tristan harris wants to save you from technology with inane technobabble
Iconic figureheads of various movements going off into seclusion so they can commune with the powers that be, receive their divine inspiration, and meditate on it until they understand the full meaning of the revelation that was just handed down to them in a way that could be understood by mere mortals is a staple in many religious accounts, which tend to follow the Hero’s Journey archetype. Buddha sat under a tree, focused on finding the one true path to Nirvana. Jesus wandered the desert while fasting for forty days and forty nights. Joseph Smith spent years bargaining with an angel to retrieve the gold plates he claimed he had to translate sight unseen into the Book of Mormon. You get the general idea.
In much the same way, ex-Googler Tristian Harris secluded himself to think of the best way to explain to the world how technology was corrupting it, destroying working lives, relationships, even the very notions of freedom and democracies. His revelation? He needed to start a small group to teach tech companies how to make all those notifications on your devices appear less frequently, seem less urgent, and nudge you to use apps a little less while setting up a round of tech talks in which he can claim that failure to do so is “downgrading humanity.” This is basically the same strategy as Douglas Rushkoff used to turn claims of a tech conspiracy against human workforces into a steady source of revenue.
If we were a little less charitable than Wired when describing his quest, we could say that he’s doing the tech pundit equivalent of claiming that daily light exercise could cure cancer and the powers that be are making fortunes on trying to keep you a couch potato for their selfish gains. These are sweeping generalizations based on small kernels of truth and blown completely out of proportion with grandiose language and claims in a context invented to serve his needs. Yes, it would be great if we went out for a long walk in the park every once in a while, and yes, Hulu and Netflix have zero incentive to peel you off the couch. Similarly, if we spent a lot less time on social media, or buried in time-wasting apps thanks to fewer notifications, we’d be a lot happier for it, as a growing number of studies seems to indicate.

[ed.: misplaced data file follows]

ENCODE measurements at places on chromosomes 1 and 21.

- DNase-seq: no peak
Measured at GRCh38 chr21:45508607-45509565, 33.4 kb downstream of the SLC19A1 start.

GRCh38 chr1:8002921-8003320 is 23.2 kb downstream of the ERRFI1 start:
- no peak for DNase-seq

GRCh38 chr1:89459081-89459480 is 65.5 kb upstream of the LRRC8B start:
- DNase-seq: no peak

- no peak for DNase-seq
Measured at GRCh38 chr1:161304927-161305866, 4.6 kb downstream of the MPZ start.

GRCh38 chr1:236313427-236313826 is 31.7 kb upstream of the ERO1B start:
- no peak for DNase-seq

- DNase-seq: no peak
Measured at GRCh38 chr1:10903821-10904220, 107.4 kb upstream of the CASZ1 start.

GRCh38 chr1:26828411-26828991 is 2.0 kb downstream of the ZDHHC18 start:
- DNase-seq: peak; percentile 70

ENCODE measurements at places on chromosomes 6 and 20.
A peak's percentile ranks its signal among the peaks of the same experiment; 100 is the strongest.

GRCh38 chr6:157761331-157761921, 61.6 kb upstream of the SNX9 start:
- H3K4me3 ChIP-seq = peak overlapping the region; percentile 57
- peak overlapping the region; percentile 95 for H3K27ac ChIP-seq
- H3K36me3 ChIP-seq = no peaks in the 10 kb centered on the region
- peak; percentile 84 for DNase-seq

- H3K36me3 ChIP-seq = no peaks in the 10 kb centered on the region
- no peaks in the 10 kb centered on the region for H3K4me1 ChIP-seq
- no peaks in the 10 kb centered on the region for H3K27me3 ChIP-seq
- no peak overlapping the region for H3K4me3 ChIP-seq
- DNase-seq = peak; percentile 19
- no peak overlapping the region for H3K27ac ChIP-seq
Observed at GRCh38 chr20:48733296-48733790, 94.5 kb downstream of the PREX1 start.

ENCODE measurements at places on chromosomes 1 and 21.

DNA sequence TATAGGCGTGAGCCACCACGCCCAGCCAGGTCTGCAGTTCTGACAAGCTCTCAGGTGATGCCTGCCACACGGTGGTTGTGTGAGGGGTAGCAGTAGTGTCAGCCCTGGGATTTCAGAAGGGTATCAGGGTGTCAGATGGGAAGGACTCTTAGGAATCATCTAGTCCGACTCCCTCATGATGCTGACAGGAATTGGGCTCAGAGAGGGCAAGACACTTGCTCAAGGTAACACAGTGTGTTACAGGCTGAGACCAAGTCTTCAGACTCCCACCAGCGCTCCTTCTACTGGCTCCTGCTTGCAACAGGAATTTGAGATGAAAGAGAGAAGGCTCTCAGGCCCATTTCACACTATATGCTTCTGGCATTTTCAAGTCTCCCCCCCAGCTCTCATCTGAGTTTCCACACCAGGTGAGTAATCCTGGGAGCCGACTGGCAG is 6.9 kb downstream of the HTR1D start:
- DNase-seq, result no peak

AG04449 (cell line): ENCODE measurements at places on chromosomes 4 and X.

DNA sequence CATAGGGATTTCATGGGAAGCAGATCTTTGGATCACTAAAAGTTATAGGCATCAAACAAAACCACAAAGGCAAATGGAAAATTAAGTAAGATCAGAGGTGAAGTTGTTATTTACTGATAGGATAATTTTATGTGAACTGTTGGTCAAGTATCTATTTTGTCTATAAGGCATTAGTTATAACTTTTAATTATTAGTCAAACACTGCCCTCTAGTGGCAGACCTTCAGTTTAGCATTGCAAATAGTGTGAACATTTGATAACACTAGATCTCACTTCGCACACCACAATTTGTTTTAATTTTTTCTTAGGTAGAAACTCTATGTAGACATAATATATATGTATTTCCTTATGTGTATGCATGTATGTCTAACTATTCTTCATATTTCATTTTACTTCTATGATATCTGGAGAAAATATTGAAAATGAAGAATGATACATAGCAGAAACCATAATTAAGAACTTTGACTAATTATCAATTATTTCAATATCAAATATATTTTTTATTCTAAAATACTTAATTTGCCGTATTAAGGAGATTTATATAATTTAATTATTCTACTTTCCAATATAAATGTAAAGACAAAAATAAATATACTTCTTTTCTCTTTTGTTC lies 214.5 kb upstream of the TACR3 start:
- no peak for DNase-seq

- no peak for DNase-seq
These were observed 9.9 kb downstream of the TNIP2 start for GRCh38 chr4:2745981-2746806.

the hidden cost of abandoning social media
However, there’s a trade-off. Leaving social media completely also means that people tend to be less politically informed and their decrease in partisanship and polarization is caused by that newfound ignorance of current events. Because so many people tend to get much of their news diet through social media channels, cutting all those channels out just means the news doesn’t reach them. Sure, it’s harder to get upset and form hardline opinions about topics like income inequality and race relations, then get in heated debates with others whose equally hardline opinions run contrary to yours when you don’t follow what’s happening with either. But it also means policies exacerbating problems in both can be adopted out of sight and out of mind.
So, in a way, all those pundits who implore us to stop using social media and talk to people instead to cure hyperpolarization are right. Unfortunately, the cure could be worse than the disease as politicians continue to mishandle and misunderstand the problems facing modern societies while we all look the other way and whistle. Certainly, no one but the Unabomber would claim that we need to throw all out smartphones and computers away, ban all software and coding, and try those who write apps by a Luddite Inquisition. But when coming out with a mission-encapsulating sound bite according to which technology is downgrading humanity, it’s going to be hard for Harris to then pitch little more than less intrusive notifications.